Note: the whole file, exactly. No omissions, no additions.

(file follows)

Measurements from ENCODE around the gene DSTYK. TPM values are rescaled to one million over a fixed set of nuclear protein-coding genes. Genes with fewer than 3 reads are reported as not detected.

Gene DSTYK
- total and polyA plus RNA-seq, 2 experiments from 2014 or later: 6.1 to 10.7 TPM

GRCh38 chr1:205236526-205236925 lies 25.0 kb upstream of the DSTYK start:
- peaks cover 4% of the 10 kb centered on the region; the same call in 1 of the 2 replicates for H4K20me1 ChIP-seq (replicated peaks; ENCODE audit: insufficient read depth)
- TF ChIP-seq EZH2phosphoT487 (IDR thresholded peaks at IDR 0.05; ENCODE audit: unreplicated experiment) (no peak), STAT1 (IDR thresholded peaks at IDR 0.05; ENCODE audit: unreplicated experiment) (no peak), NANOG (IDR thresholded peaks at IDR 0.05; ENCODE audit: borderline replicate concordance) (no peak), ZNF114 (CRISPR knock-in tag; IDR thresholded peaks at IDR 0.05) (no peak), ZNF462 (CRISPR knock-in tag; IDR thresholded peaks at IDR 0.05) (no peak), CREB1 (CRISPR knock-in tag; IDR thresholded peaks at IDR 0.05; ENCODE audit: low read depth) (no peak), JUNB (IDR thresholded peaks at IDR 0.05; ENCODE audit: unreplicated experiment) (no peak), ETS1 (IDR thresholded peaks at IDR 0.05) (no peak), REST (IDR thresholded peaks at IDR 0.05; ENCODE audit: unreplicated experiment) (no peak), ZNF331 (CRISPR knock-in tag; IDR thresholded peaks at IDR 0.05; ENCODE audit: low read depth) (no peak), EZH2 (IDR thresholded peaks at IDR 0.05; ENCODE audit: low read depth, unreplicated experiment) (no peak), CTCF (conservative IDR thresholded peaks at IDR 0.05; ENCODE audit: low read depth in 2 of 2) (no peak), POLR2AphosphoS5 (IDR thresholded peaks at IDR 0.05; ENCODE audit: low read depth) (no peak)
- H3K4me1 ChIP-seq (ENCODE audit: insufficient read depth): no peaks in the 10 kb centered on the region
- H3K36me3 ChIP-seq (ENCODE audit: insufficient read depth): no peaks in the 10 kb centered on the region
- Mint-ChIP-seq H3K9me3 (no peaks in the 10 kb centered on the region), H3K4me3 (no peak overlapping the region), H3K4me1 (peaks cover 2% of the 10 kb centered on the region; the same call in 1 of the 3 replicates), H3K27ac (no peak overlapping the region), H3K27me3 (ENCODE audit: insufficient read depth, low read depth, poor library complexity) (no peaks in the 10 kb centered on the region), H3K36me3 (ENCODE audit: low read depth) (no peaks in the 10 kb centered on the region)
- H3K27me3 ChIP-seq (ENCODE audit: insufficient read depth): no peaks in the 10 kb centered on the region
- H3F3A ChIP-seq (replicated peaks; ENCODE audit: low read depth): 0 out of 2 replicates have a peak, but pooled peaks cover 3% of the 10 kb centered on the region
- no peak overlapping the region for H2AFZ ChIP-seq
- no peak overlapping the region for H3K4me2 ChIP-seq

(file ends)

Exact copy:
Measurements from ENCODE around the gene DSTYK. TPM values are rescaled to one million over a fixed set of nuclear protein-coding genes. Genes with fewer than 3 reads are reported as not detected.

Gene DSTYK
- total and polyA plus RNA-seq, 2 experiments from 2014 or later: 6.1 to 10.7 TPM

GRCh38 chr1:205236526-205236925 lies 25.0 kb upstream of the DSTYK start:
- peaks cover 4% of the 10 kb centered on the region; the same call in 1 of the 2 replicates for H4K20me1 ChIP-seq (replicated peaks; ENCODE audit: insufficient read depth)
- TF ChIP-seq EZH2phosphoT487 (IDR thresholded peaks at IDR 0.05; ENCODE audit: unreplicated experiment) (no peak), STAT1 (IDR thresholded peaks at IDR 0.05; ENCODE audit: unreplicated experiment) (no peak), NANOG (IDR thresholded peaks at IDR 0.05; ENCODE audit: borderline replicate concordance) (no peak), ZNF114 (CRISPR knock-in tag; IDR thresholded peaks at IDR 0.05) (no peak), ZNF462 (CRISPR knock-in tag; IDR thresholded peaks at IDR 0.05) (no peak), CREB1 (CRISPR knock-in tag; IDR thresholded peaks at IDR 0.05; ENCODE audit: low read depth) (no peak), JUNB (IDR thresholded peaks at IDR 0.05; ENCODE audit: unreplicated experiment) (no peak), ETS1 (IDR thresholded peaks at IDR 0.05) (no peak), REST (IDR thresholded peaks at IDR 0.05; ENCODE audit: unreplicated experiment) (no peak), ZNF331 (CRISPR knock-in tag; IDR thresholded peaks at IDR 0.05; ENCODE audit: low read depth) (no peak), EZH2 (IDR thresholded peaks at IDR 0.05; ENCODE audit: low read depth, unreplicated experiment) (no peak), CTCF (conservative IDR thresholded peaks at IDR 0.05; ENCODE audit: low read depth in 2 of 2) (no peak), POLR2AphosphoS5 (IDR thresholded peaks at IDR 0.05; ENCODE audit: low read depth) (no peak)
- H3K4me1 ChIP-seq (ENCODE audit: insufficient read depth): no peaks in the 10 kb centered on the region
- H3K36me3 ChIP-seq (ENCODE audit: insufficient read depth): no peaks in the 10 kb centered on the region
- Mint-ChIP-seq H3K9me3 (no peaks in the 10 kb centered on the region), H3K4me3 (no peak overlapping the region), H3K4me1 (peaks cover 2% of the 10 kb centered on the region; the same call in 1 of the 3 replicates), H3K27ac (no peak overlapping the region), H3K27me3 (ENCODE audit: insufficient read depth, low read depth, poor library complexity) (no peaks in the 10 kb centered on the region), H3K36me3 (ENCODE audit: low read depth) (no peaks in the 10 kb centered on the region)
- H3K27me3 ChIP-seq (ENCODE audit: insufficient read depth): no peaks in the 10 kb centered on the region
- H3F3A ChIP-seq (replicated peaks; ENCODE audit: low read depth): 0 out of 2 replicates have a peak, but pooled peaks cover 3% of the 10 kb centered on the region
- no peak overlapping the region for H2AFZ ChIP-seq
- no peak overlapping the region for H3K4me2 ChIP-seq